Cherry Tree Blossoms in Brooklyn’s Greenwood Cemetery (All Photos By Gail)
Today, April 22nd, is Earth Day, so I wanted to celebrate something from the earth that adds value to my life each time I leave my house. For me right now, that means spring flowers. We didn’t get to fully enjoy the unique beauty of spring in 2020, due to the pandemic lockdown, but now many parks and botanical gardens are reopened and in full bloom. On the weekends especially, I try to spend as much time outside as possible, and flowers are my favorite subject to photograph. Please enjoy this carefully-curated selection of ten beautiful flowers taken during my recent adventures in and around the NYC area.
As soon as weather turns from winter to spring, you are going to see a full spectrum of jewel-hued tulips pop up all over NYC. These guys were hanging out in a public planter in the Flatiron District.
When I check the calendar on my iPhone, it’s easy to isolate March 7th, the day I visited the Orchid Show at the New York Botanical Garden, as the last time I attended a public event at any cultural institution. Maybe ten days later, the NYBG, like every other art museum, gallery and event space in NYC, closed for an indeterminate period of time as part of the Covid-19 shelter-in-place order. The new normal for many of us living in the city means life with little or no contact with nature and art: which is just unacceptable. For this reason, Worleygig.com brings you Art in the Time of Covid. Today we are going to revisit NYBG Orchid Show!
While the Garden is thankfully being tended to by groundskeepers during its closure, the Orchid Show, originally scheduled to run through April 19th, will not reopen this year. If you missed it, you at can least peruse a selection of photos I took during my visit to make you feel as if you were there (#livethroughme)
Jeff Leatham’s Kaleidoscope Orchid Show (Click Image to Enlarge for Detail)
This year’s 18th annual Orchid Show, entitled Kaleidoscope, was created by Jeff Leatham, famed artistic director of the Four Seasons Hotel George V, Paris. Leatham’s bold and colorful vision unfolded through captivating installations and designs, transforming each gallery of the exhibition in the historic glass Enid A. Haupt Conservatory into a different color experience and visual effect, like the turn of a kaleidoscope.
Enid A. Haupt Conservatory
Thousands of orchids provided bursts of forms and colors — in purples, reds, oranges, and hot pink — revealed through overhead arches, vine-inspired ribbons, mirrored sculpture, dramatic lighting, and other artistic embellishments.
I didn’t make note of the majority the names of these species, so I will just post for the enjoyment of how lovely they are. All flowers will be presented in the order in which they were seen by me as I travelled through the conservatory!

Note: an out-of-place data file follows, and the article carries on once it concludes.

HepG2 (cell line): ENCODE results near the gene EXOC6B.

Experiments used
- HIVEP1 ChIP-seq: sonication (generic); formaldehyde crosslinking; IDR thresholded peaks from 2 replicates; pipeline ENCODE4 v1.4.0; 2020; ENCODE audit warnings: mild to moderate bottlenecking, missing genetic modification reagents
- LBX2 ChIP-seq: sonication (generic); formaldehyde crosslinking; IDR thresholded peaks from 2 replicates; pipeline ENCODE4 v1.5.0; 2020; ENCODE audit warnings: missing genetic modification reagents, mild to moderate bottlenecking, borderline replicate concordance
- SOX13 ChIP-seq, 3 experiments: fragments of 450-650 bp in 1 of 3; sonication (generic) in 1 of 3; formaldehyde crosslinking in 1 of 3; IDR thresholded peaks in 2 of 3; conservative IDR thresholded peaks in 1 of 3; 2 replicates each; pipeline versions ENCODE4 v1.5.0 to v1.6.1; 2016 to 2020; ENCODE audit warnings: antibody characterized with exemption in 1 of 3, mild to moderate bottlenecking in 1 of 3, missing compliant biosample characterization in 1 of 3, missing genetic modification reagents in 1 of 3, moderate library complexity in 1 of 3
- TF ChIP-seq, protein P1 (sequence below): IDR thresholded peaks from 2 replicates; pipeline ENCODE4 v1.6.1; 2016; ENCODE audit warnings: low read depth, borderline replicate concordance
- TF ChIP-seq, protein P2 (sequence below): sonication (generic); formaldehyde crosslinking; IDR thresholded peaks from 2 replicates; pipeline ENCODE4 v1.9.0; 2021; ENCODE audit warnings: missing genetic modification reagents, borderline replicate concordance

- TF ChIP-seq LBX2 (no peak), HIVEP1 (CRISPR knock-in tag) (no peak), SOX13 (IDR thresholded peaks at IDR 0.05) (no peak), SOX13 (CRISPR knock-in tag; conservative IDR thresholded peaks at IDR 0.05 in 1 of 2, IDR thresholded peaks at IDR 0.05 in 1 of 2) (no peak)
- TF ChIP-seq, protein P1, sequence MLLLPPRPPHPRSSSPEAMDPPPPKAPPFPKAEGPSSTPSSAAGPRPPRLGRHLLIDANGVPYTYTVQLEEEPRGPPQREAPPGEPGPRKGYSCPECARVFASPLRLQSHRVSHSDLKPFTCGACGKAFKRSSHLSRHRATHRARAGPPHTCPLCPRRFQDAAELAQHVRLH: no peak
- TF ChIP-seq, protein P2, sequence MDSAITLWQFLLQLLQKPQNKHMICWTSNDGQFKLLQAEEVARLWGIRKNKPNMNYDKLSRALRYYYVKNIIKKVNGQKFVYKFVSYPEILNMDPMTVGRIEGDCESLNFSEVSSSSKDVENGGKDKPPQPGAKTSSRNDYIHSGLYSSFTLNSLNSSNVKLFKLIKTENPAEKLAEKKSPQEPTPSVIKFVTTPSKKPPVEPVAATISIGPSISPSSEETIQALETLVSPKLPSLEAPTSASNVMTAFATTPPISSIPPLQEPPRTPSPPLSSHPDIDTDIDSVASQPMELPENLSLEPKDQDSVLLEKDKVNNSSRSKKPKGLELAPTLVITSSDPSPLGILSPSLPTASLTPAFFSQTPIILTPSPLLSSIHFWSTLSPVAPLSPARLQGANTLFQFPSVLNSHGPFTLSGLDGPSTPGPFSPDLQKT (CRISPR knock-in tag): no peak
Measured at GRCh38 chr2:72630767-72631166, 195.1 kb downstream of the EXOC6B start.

I believe that there is no better way to improve your skills as a photographer than to take photos of flowers. Who agrees?
This is one of my favorites. Do you wonder why there are so many different types of orchids? Different orchid species evolved to attract specific animal pollinators. Sometimes a flower’s color can hint at its unique pollination mechanism.
Some white and light-colored orchids attract nocturnal moths. Their pale coloration reflects moonlight and makes them visible to moths that can only distinguish between light and dark.
The NYBG Orchid Show Continues, With Many More Photos, After the Jump!
The New York Botanical Garden’s annual Orchid Show for ended a couple of weeks ago, but if you weren’t able to make it all the way to the Bronx for the 2018 edition of this landmark event, you can now live through me with a selection of my favorite Orchid photos from the show. Enjoy!
The show takes place each year inside the beautiful Enid A. Haupt Conservatory, the garden’s climate controlled glass treehouse which is based on an Italian Renaissance design. I visited the show on a frigid Sunday in late April and, like these lovely tropical plants, I was very grateful for the warmth!
This years show featured installations by Belgian flora designer Daniel Ost.
Just inside the conservatory, you enter the Palms of the World Gallery, where Ost installed a monumental living sculpture of orchids entwined within a network of transparent tubing — which mimics the jungle vines on which orchids grow in their natural environment.
The show features hundreds of varieties of orchids, and while many of them may look similar, each plant has unique characteristics.
These look like little Ballerinas, don’t they? I think so.
Orchids live mostly in the air, attached to trees, rather than on the ground, rooted in the soil.